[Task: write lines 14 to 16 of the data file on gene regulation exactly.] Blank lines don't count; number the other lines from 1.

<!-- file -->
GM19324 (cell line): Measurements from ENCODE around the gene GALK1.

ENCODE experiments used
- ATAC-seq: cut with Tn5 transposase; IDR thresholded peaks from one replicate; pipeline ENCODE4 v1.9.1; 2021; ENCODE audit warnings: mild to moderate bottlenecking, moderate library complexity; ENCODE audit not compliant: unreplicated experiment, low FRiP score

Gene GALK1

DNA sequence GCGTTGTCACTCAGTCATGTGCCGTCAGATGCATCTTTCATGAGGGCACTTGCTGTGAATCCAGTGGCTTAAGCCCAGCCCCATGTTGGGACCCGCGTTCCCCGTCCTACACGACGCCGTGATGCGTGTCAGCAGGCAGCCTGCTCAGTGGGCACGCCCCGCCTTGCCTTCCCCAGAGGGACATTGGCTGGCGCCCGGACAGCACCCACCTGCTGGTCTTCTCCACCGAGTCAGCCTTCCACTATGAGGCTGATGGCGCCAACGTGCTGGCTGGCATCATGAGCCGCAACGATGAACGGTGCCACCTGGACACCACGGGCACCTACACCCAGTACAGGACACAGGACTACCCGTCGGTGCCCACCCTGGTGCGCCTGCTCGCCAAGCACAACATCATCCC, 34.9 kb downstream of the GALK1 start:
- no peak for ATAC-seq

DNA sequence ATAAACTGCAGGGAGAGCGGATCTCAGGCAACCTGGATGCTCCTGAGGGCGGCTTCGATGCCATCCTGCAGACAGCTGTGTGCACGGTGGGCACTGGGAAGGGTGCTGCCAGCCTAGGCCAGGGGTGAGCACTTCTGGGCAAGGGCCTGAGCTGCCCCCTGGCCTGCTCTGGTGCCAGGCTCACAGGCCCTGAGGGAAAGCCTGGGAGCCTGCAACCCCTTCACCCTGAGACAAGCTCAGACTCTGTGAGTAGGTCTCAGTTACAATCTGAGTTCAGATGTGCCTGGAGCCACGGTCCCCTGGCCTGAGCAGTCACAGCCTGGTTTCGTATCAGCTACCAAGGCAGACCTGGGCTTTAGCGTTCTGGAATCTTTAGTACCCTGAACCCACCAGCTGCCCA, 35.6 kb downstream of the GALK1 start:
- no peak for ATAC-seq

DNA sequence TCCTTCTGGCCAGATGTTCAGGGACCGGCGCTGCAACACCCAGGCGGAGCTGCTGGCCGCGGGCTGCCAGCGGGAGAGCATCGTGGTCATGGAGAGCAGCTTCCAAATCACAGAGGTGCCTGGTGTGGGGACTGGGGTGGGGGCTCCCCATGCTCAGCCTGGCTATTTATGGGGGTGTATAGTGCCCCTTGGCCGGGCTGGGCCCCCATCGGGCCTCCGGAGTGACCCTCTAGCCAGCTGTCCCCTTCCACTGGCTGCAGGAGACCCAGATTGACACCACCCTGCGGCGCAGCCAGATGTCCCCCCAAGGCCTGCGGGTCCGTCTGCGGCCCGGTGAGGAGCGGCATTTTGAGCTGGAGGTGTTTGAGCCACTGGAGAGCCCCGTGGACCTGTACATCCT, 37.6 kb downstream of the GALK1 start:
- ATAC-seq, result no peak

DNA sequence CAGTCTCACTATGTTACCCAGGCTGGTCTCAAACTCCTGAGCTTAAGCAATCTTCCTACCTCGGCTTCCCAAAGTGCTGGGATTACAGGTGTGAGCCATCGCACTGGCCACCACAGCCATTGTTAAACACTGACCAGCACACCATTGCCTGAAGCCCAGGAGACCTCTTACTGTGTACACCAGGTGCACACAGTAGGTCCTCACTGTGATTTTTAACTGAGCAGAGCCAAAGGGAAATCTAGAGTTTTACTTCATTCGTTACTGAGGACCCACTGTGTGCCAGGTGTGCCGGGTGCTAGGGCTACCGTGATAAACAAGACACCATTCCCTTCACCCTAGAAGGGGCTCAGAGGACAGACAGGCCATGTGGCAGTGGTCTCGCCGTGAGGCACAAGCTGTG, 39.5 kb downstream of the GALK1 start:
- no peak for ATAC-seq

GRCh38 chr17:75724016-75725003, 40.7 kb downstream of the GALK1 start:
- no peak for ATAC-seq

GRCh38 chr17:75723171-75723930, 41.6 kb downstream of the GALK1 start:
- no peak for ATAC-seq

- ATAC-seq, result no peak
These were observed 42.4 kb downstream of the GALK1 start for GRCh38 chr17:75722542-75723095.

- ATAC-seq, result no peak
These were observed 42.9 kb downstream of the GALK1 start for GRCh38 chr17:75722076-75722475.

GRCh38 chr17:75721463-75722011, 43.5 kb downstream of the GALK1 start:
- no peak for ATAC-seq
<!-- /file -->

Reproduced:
- no peak for ATAC-seq

GRCh38 chr17:75723171-75723930, 41.6 kb downstream of the GALK1 start:
- no peak for ATAC-seq